Proper Noun

  • The language of the Greek people, spoken in Greece, Cyprus and other Greek communities.
  • The writing system used in writing the Greek language.


  • An inhabitant, resident, or person of descent from Greece.
  • Unintelligible speech or text, such as foreign speech or text, or regarding subjects the listener is not familiar with, such as mathematics or technical jargon; or statements that the listener does not understand or agree with; also, the nonsense placeholder text used in greeking.
  • A cunning rogue; a merry fellow.
  • Anal sex.
  • Greek cuisine; traditional Greek food.
  • One of the Greeks, measures of derivative price sensitivity.


  • Of or relating to Greece, the Greek people, or the Greek language.
  • Unintelligible, especially regarding foreign speech or text, or regarding subjects the speaker is not familiar with, such as mathematics or technical jargon.
  • Of or pertaining to a fraternity or sorority.


  • From Old English Grēcas, variant of Crēcas, from Proto-West Germanic *krēk, from Latin graecus, of uncertain origin, perhaps derived from the toponym Γραῖα or from other Paleo-Balkanic forms from a tribal name Graii. Greek in any case has the cognate Γραικός, the mythological ancestor of the Graecians (Γραίοι. Germanic cognates include Dutch Griek, German Grieche. The ⟨g⟩ in English and Germanic cognates was restored based on etymology.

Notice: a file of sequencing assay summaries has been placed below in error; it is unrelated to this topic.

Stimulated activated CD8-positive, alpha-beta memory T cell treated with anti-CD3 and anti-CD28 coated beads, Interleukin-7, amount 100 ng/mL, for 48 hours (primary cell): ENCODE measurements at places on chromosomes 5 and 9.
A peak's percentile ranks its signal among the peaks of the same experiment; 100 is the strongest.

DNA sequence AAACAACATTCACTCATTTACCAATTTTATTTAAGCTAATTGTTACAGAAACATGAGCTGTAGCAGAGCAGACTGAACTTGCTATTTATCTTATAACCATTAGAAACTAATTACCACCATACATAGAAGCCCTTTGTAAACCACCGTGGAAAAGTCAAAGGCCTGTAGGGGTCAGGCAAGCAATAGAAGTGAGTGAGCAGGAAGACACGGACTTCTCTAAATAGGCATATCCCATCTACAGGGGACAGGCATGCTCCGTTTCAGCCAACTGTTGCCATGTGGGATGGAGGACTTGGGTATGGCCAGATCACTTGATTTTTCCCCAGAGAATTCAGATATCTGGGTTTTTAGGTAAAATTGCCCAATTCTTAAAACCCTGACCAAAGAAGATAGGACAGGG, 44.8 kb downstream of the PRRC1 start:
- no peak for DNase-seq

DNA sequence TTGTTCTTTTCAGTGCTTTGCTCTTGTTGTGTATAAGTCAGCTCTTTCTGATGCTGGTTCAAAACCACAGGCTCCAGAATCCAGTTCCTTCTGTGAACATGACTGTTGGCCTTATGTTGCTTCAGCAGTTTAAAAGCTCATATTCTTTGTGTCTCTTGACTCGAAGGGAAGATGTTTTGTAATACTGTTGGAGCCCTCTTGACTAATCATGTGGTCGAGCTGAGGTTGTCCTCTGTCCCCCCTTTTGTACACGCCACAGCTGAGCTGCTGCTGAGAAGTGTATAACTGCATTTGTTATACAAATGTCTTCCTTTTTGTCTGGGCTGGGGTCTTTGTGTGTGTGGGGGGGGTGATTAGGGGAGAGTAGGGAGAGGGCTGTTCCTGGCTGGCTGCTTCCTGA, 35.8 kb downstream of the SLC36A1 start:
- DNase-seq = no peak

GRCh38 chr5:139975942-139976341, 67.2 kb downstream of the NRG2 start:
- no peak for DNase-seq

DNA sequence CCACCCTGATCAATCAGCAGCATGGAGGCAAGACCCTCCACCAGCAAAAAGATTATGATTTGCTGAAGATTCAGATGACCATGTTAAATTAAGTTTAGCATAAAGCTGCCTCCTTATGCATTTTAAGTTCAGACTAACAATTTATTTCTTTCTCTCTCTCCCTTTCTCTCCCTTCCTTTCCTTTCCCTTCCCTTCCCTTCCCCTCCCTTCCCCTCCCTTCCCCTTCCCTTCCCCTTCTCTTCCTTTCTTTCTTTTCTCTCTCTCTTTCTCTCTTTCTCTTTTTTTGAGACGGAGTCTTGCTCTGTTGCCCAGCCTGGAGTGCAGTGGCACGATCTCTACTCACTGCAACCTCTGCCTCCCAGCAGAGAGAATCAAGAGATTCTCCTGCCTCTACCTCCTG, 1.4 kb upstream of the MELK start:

• The adjective dates to the Middle English period (14th century), replacing Old English Grēċisċ (as it were “Greekish”) and earlier Middle English Gregeis.

Modern English dictionary

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